Camp Primer: The pitchers

Cliff Lee went 17-8 with a 2.40 ERA in his first full season with the Phillies. (Ron Cortes/Staff File Photo)

Here at The Phillies Zone, we're making the final preparations for a six-week trip to Clearwater. Most of this week's space has been dedicated to off-the-field business matters. Such is when the local baseball franchise morphs into a powerful commodity.

But fake baseball is nearing and that's better than no baseball. The Phillies will bring 57 players to camp this spring. Here's a brief thought on each pitcher on the roster (in alphabetical order). On Thursday, we'll do the position players.


Phillippe Aumont — Even if he doesn't make the club out of spring training, he'll pitch in Philadelphia sometime in 2012.

Antonio Bastardo — The eighth inning is his to lose, despite the Phillies not publicly saying so.

Joe Blanton — His right elbow is still a question mark, but Phillies officials maintain he can be a reliable factor.

Jose Contreras — Hard to expect remotely anything from the 40-year-old until he proves he can stay healthy.

Justin De Fratus — His stuff isn't as good as Aumont's, but he has answered every challenge so far.

Jake Diekman — Lefties hit .099 in 91 at-bats against the 25-year-old at double-A Reading.

Roy Halladay — As a Phillie, he's made 70 starts (including the postseason). The Phillies have won 49 of them.

Cole Hamels — He's this close, so expect Hamels to test the market come October barring a lavish offer from the Phillies.

David Herndon — After the all-star break, Herndon quietly posted a 1.55 ERA in 29 innings.

Kyle Kendrick — His quality 2011 and relatively low 2012 salary could make him a trade candidate to stay below the luxury tax.

Cliff Lee — How different would the winter have been if Lee doesn't blow a four-run lead in Game 2?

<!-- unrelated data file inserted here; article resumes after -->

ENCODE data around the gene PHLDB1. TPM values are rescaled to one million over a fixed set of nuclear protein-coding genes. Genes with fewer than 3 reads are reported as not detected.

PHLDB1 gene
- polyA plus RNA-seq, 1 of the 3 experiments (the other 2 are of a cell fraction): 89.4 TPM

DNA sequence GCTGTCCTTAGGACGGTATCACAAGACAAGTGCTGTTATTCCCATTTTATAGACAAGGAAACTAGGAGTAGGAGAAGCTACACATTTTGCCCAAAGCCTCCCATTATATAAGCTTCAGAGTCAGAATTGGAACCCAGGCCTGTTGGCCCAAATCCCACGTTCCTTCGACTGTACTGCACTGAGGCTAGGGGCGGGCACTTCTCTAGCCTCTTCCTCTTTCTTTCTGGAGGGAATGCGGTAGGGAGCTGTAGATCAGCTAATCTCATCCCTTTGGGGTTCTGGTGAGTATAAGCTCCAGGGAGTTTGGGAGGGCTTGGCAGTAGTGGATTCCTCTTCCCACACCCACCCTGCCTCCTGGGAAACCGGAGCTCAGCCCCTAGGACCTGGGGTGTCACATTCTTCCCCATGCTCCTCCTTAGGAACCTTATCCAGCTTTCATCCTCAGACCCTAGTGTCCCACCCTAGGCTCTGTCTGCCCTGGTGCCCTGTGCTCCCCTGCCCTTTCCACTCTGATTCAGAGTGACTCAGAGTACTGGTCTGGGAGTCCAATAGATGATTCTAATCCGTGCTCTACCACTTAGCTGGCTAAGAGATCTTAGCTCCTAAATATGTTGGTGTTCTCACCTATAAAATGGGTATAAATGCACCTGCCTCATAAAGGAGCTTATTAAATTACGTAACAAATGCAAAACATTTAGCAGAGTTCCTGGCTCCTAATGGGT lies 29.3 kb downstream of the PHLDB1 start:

Jonathan Papelbon — The last pitch he threw secured one of the worst collapses in baseball history. Now he's the highest-paid reliever ever.

Chad Qualls — A plummeting strikeout rate and downright scary road numbers away from Petco Park make this signing a risk.

J.C. Ramirez — He's inconsistent with a big arm. Could eventually be moved to the bullpen.

Joe Savery — The feel-good story of last September, Savery can now attempt a career as a lefty specialist.

Michael Schwimer — His brief tenure in the majors notwithstanding, Schwimer could still find a role someday. Think Chad Durbin.

Mike Stutes — The Phillies never could have expected 62 innings from the rookie. Now can he make adjustments?

Dontrelle Willis — He's on a non-guaranteed deal this spring, so the veteran lefty must prove a role in the bullpen suits him.

Vance Worley — The rest of baseball has plenty to study after a shocking 2011.


Dave Bush — The Conestoga grad could lead the IronPigs rotation.

Scott Elarton — He hasn't pitched in the majors since 2008, but the Phillies apparently saw something that merited an invitation to big-league camp.

Jeremy Horst — Acquired in the Wilson Valdez trade, Horst is another lefty reliever option.

Austin Hyatt — At best, he's an innings-eater in the majors. First, he'll take a stab at triple A.

Pat Misch — Often on the Mets' yo-yo, Misch has value as a lefty swing man.

Joel Pineiro — He's pitched in only six minor-league games since 2001. But if he's willing to spend time in triple A, he could provide fine depth.

David Purcey — He was traded twice in 2011 and played for three teams. Of course he's lefthanded.

B.J. Rosenberg — Looks nothing more than organizational fodder at this point.

Brian Sanches — Take away one horrific outing when Jack McKeon abused him and Sanches had a 3.22 ERA last season. It was 2.26 in 2010 and 2.56 in 2009.

Raul Valdes — Lefties have hit for a career .322 average off this lefty specialist.

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